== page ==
Transportation-related accidents are the most common cause of death in this profession.


Another one of OSHA's "Fatal Four" is falls - and working at heights certainly increases the risk of on-the-job falls. That's the biggest factor that makes roofing one of the most dangerous jobs in the United States, with a fatal injury rate of 59 deaths per 100,000 full-time workers.

OSHA has established fall protection guidelines for both commercial and residential roofing. Safety measures to reduce injury include tying off, using guardrails or safety netting, and more.

Aircraft Pilots and Flight Engineers

Statistically speaking, air travel is still among the safest means of travel. However, there is still a considerable amount of risk associated with the pilot or flight engineer professions. In fact, BLS data lists the fatal injury rate for this profession at more than 48 deaths per 100,000 full-time workers.

Transportation accidents are the leading cause of injury and death in this profession, whether these incidents are due to aircraft malfunction or pilot error.

Structural Iron and Steel Workers

With more than 36 deaths per 100,000 full-time workers, ironwork accounts for one of the most dangerous professions in the nation. Ironwork tends to mix two of OSHA's "Fatal Four" - struck by and falls. Ironworkers typically place steel at significant heights on commercial construction projects, placing them at risk of a fall. They're also handling heavy steel beams, which is where the struck by risk comes into play.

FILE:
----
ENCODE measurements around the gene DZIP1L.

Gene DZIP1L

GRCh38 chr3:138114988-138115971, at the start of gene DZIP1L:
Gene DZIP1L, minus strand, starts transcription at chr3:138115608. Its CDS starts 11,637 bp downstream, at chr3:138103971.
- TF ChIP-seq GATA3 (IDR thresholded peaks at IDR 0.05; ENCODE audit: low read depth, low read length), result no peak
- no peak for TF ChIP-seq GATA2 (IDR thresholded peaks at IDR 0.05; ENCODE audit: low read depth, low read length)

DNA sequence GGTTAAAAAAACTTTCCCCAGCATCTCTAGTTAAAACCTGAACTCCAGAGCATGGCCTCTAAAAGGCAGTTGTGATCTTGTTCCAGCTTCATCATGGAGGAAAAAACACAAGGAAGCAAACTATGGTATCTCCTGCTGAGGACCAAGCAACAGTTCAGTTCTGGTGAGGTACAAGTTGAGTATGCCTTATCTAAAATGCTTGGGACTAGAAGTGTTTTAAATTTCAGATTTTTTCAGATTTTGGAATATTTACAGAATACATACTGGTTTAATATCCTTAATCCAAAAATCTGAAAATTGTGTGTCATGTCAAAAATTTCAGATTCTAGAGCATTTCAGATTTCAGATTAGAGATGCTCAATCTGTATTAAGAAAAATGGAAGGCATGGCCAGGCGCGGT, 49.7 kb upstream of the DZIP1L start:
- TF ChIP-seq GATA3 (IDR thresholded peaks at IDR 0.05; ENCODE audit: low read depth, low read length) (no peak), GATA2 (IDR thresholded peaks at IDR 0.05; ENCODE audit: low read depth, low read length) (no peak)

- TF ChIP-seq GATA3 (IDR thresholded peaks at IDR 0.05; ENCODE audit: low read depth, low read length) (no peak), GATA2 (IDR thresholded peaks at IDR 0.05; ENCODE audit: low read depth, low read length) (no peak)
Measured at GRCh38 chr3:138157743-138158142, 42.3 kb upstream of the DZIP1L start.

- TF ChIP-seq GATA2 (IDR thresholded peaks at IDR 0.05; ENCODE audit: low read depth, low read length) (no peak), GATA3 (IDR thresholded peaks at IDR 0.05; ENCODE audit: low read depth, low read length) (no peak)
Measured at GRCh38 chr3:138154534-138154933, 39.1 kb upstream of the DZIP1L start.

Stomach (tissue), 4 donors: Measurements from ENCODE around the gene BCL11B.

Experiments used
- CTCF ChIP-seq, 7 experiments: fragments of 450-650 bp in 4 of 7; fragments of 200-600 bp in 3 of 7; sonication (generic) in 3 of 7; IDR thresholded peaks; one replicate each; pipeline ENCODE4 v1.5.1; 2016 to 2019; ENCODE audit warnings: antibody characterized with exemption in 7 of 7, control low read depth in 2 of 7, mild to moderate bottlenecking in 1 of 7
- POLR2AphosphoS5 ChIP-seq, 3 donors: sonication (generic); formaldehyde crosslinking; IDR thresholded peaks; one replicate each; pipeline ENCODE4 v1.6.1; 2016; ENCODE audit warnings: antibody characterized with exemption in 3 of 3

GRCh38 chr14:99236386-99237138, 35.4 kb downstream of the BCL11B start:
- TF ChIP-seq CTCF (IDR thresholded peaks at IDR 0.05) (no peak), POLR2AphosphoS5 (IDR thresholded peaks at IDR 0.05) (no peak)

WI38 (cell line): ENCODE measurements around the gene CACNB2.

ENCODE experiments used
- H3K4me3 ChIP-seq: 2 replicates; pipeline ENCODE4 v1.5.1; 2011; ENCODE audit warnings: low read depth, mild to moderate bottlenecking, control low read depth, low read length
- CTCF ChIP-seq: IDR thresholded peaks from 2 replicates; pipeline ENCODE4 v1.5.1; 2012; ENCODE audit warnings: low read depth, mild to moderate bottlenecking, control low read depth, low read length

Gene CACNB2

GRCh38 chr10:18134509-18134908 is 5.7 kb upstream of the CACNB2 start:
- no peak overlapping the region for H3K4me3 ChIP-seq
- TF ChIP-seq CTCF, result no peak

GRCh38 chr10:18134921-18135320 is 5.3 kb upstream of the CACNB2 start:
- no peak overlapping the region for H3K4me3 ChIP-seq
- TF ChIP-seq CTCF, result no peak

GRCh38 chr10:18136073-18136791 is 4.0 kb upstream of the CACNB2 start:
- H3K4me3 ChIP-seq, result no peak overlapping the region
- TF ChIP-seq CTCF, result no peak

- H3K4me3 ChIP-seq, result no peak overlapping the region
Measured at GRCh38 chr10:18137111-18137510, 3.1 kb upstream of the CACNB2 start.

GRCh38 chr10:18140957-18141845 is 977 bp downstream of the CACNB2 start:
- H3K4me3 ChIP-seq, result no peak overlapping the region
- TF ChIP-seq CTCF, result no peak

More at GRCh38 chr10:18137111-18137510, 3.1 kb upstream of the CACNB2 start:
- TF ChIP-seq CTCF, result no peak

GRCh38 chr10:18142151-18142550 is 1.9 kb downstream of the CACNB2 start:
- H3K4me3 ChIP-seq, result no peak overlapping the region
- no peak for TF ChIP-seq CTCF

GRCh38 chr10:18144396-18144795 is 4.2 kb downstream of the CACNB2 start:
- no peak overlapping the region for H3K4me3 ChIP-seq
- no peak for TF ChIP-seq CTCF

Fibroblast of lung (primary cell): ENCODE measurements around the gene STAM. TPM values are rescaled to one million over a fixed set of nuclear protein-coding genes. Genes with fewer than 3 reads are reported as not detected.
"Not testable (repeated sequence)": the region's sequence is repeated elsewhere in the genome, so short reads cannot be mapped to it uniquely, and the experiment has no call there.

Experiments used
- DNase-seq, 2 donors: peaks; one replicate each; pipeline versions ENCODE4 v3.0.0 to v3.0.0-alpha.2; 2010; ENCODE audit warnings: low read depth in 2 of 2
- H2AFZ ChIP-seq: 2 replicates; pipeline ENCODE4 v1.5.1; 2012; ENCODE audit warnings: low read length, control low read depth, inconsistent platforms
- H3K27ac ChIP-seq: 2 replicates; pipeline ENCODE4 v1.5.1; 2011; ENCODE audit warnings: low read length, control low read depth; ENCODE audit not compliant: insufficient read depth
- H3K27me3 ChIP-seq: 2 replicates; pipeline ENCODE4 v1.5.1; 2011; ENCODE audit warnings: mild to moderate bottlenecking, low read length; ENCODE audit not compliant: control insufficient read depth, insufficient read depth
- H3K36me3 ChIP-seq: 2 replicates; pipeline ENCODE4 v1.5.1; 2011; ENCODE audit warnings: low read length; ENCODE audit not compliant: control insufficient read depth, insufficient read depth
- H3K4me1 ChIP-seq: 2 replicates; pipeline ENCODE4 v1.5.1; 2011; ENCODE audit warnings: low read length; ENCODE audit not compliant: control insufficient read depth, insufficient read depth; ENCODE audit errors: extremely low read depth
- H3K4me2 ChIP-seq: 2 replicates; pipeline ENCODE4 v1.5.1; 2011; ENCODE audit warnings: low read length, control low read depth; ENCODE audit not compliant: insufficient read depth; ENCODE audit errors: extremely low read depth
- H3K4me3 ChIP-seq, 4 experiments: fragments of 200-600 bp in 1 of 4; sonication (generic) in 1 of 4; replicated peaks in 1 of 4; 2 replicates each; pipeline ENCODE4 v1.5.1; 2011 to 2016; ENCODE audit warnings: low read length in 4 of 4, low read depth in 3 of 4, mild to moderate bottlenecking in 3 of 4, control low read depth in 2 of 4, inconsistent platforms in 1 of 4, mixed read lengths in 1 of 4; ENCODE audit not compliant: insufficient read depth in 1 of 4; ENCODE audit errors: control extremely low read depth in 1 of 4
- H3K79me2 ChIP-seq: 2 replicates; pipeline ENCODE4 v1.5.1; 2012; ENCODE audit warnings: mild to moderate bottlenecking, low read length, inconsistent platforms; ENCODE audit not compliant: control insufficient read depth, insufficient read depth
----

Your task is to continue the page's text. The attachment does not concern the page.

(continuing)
Truck Drivers

We noted how transportation-related incidents are among the leading causes of on-the-job fatalities. On this note, you're likely not surprised to learn that truck driving has a fatality rate of nearly 29 deaths per 100,000 full-time workers.

While traffic accidents are the leading cause of death, many truck drivers are also responsible for loading and unloading cargo before and after trips. Doing so can also put them at risk of experiencing a struck by injury.

Refuse/Recycle Material Collectors

Perhaps better known as "garbage collectors" or "waste management professionals," these professionals travel through neighborhoods to collect curbside waste and recyclables. And with regular exiting and entering the truck to collect this waste, they're also more likely to be struck by a vehicle. Per BLS data, the fatality injury rate for this profession is nearly 28 deaths per 100,000 full-time workers.